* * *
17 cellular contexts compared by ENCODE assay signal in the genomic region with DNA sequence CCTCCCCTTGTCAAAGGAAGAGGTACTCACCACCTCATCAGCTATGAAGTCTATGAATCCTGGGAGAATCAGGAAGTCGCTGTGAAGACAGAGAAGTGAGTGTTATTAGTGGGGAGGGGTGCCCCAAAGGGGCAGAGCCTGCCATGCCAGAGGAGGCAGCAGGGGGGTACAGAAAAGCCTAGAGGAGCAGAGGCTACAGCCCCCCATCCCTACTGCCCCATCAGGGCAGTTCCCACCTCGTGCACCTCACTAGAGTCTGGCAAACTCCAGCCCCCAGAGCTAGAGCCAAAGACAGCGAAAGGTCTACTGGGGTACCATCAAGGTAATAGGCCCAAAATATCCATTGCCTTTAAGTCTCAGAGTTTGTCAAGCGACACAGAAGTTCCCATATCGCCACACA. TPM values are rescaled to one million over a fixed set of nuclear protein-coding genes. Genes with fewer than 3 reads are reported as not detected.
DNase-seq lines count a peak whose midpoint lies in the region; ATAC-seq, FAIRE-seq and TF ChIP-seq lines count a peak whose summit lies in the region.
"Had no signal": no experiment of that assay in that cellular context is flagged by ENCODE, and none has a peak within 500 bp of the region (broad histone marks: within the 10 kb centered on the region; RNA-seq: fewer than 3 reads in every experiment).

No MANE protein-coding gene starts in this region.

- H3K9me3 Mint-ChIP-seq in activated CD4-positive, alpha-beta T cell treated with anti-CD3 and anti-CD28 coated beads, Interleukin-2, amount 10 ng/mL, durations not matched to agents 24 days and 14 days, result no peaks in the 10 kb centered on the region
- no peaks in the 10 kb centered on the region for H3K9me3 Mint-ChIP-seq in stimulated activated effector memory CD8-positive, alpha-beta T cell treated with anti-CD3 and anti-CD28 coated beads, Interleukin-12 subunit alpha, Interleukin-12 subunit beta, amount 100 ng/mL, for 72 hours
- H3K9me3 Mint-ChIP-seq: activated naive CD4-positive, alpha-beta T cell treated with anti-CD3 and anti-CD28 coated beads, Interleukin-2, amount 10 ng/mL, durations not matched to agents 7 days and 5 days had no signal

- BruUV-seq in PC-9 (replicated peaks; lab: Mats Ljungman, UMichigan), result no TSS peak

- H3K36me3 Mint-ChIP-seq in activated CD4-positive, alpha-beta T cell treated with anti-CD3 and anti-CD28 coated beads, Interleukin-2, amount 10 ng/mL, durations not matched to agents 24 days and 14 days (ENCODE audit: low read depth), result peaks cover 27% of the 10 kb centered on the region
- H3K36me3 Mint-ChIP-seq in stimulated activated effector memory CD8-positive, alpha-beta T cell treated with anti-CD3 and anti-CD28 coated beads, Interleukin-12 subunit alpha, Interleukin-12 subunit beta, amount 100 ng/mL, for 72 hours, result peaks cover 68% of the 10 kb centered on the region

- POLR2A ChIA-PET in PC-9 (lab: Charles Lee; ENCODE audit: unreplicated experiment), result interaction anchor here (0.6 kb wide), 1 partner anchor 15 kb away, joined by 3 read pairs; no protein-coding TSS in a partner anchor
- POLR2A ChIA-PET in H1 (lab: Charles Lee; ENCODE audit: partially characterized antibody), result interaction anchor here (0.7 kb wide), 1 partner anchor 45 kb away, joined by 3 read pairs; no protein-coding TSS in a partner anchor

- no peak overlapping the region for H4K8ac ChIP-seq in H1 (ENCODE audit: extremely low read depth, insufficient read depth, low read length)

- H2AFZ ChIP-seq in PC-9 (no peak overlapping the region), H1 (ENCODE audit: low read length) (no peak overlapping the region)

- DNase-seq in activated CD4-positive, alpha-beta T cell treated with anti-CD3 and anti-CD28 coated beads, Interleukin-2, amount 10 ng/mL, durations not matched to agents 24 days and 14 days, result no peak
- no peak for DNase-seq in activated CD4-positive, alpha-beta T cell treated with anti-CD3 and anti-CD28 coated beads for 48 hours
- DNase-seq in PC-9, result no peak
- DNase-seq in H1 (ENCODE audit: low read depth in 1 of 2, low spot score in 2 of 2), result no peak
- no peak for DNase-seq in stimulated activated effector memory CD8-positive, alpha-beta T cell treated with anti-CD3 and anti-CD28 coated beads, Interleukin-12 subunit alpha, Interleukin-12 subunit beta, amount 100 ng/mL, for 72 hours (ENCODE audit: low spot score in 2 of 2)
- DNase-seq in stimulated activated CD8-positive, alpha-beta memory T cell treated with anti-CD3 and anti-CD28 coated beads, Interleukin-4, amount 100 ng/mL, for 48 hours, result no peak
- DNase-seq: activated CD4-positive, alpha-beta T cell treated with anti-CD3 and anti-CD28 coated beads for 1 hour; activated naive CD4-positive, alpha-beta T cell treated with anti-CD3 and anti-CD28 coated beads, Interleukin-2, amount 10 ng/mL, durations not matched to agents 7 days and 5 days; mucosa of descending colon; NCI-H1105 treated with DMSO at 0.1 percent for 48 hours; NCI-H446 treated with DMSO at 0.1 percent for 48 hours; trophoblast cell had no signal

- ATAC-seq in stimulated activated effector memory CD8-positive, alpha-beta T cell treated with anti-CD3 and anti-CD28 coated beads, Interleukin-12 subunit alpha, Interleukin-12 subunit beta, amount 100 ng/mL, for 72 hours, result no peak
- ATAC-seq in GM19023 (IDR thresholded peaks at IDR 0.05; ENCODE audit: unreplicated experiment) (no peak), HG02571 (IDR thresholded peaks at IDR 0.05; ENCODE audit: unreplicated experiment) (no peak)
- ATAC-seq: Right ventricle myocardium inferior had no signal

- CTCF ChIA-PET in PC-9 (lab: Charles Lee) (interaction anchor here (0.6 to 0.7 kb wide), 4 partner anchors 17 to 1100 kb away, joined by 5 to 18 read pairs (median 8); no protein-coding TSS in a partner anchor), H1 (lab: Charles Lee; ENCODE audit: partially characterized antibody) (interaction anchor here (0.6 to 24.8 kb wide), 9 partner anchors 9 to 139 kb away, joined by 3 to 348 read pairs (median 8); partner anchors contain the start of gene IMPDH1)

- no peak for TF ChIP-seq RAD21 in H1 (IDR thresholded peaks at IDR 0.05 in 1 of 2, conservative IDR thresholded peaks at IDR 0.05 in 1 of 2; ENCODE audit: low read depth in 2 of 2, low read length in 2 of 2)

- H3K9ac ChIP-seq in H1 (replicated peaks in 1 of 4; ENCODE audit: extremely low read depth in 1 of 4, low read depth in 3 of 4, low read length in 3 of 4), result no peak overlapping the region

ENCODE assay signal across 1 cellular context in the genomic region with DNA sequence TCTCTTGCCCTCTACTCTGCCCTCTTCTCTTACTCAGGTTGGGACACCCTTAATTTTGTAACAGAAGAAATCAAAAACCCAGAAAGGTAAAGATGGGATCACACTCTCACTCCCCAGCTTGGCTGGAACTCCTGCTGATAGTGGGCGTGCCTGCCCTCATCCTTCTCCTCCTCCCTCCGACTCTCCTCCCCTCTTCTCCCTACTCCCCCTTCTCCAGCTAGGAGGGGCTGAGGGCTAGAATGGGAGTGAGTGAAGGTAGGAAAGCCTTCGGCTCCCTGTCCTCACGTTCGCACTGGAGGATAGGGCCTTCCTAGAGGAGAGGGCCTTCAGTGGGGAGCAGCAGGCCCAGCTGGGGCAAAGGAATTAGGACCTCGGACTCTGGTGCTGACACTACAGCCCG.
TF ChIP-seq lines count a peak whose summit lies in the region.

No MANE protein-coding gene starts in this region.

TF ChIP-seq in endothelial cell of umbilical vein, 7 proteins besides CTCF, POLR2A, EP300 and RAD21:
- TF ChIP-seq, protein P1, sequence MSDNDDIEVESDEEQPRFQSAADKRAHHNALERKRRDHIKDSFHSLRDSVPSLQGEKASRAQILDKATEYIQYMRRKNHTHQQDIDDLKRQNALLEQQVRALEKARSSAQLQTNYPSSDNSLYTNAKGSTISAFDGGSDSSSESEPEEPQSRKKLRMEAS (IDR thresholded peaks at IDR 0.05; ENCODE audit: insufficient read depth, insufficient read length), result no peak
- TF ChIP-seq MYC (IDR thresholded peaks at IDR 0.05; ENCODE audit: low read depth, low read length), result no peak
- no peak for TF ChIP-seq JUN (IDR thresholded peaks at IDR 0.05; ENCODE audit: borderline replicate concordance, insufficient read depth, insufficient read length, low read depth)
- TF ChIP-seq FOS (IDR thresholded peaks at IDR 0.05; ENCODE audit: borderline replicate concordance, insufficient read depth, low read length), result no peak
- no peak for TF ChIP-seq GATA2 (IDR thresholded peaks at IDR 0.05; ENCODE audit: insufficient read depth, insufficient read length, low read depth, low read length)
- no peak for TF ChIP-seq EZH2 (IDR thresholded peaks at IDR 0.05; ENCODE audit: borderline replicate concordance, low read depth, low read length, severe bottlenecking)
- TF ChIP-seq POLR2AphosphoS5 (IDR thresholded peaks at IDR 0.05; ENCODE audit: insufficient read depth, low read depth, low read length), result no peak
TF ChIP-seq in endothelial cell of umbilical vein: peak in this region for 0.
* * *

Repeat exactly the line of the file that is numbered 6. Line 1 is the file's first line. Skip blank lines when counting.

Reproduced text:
- no peaks in the 10 kb centered on the region for H3K9me3 Mint-ChIP-seq in stimulated activated effector memory CD8-positive, alpha-beta T cell treated with anti-CD3 and anti-CD28 coated beads, Interleukin-12 subunit alpha, Interleukin-12 subunit beta, amount 100 ng/mL, for 72 hours